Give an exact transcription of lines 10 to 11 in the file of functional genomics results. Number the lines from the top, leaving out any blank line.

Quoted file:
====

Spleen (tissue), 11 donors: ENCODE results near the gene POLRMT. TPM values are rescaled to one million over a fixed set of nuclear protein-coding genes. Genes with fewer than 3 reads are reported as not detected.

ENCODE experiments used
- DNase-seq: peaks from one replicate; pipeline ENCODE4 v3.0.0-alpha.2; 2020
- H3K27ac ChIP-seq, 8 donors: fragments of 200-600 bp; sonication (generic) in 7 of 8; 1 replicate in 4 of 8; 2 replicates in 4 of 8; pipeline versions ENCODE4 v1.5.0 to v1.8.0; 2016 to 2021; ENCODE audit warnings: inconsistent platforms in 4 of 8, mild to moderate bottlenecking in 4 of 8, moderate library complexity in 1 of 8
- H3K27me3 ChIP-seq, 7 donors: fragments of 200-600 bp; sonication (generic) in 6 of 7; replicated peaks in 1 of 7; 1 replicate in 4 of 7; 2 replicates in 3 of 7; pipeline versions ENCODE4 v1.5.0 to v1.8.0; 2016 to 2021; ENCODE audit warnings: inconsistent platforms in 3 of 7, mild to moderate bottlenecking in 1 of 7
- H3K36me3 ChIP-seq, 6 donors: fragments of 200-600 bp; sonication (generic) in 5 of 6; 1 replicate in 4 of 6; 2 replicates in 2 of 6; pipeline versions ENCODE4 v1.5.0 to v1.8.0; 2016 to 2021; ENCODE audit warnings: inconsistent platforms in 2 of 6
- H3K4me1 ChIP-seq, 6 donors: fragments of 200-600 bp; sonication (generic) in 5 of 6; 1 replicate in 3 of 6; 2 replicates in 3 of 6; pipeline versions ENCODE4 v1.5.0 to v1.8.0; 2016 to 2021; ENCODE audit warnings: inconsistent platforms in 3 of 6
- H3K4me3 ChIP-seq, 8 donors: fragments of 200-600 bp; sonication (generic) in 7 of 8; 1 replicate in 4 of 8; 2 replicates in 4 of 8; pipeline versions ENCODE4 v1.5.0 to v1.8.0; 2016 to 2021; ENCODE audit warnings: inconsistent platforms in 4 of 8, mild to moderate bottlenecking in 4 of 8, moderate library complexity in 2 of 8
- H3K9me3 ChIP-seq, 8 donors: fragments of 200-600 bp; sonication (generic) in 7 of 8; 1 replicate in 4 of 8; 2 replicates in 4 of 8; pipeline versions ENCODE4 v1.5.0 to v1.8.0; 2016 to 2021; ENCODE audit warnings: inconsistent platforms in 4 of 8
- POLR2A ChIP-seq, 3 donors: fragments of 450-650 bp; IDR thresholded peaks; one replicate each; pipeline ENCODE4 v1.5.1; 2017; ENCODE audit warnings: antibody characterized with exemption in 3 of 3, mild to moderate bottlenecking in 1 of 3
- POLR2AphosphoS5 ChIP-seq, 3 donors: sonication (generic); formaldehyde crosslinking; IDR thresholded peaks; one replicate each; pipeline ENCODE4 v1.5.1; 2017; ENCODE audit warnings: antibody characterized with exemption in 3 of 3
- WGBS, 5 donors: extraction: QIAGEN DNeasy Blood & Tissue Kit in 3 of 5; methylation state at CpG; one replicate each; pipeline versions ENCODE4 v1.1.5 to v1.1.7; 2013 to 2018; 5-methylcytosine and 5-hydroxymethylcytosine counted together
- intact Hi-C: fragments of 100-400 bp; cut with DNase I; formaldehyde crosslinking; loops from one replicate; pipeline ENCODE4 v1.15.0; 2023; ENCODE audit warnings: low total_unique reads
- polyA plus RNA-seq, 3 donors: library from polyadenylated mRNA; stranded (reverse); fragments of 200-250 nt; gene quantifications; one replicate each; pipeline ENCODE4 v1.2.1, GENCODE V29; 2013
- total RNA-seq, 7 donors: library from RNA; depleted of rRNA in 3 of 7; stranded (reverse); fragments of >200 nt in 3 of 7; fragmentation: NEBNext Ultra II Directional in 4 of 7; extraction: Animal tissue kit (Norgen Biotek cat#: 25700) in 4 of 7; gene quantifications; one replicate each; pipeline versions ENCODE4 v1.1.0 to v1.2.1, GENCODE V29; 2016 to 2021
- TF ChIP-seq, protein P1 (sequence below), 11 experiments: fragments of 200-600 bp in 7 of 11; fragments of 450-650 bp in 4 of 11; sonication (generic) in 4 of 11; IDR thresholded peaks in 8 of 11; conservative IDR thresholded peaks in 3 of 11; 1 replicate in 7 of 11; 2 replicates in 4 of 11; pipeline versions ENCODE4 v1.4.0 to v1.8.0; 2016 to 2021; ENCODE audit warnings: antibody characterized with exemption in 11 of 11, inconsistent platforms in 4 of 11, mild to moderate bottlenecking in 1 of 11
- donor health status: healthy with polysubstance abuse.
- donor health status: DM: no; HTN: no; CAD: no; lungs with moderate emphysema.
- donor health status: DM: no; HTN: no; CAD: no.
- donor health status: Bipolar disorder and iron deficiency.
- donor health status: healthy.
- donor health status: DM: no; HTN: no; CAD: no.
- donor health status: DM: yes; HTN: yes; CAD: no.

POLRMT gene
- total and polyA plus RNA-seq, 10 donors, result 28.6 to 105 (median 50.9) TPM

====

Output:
- POLR2A ChIP-seq, 3 donors: fragments of 450-650 bp; IDR thresholded peaks; one replicate each; pipeline ENCODE4 v1.5.1; 2017; ENCODE audit warnings: antibody characterized with exemption in 3 of 3, mild to moderate bottlenecking in 1 of 3
- POLR2AphosphoS5 ChIP-seq, 3 donors: sonication (generic); formaldehyde crosslinking; IDR thresholded peaks; one replicate each; pipeline ENCODE4 v1.5.1; 2017; ENCODE audit warnings: antibody characterized with exemption in 3 of 3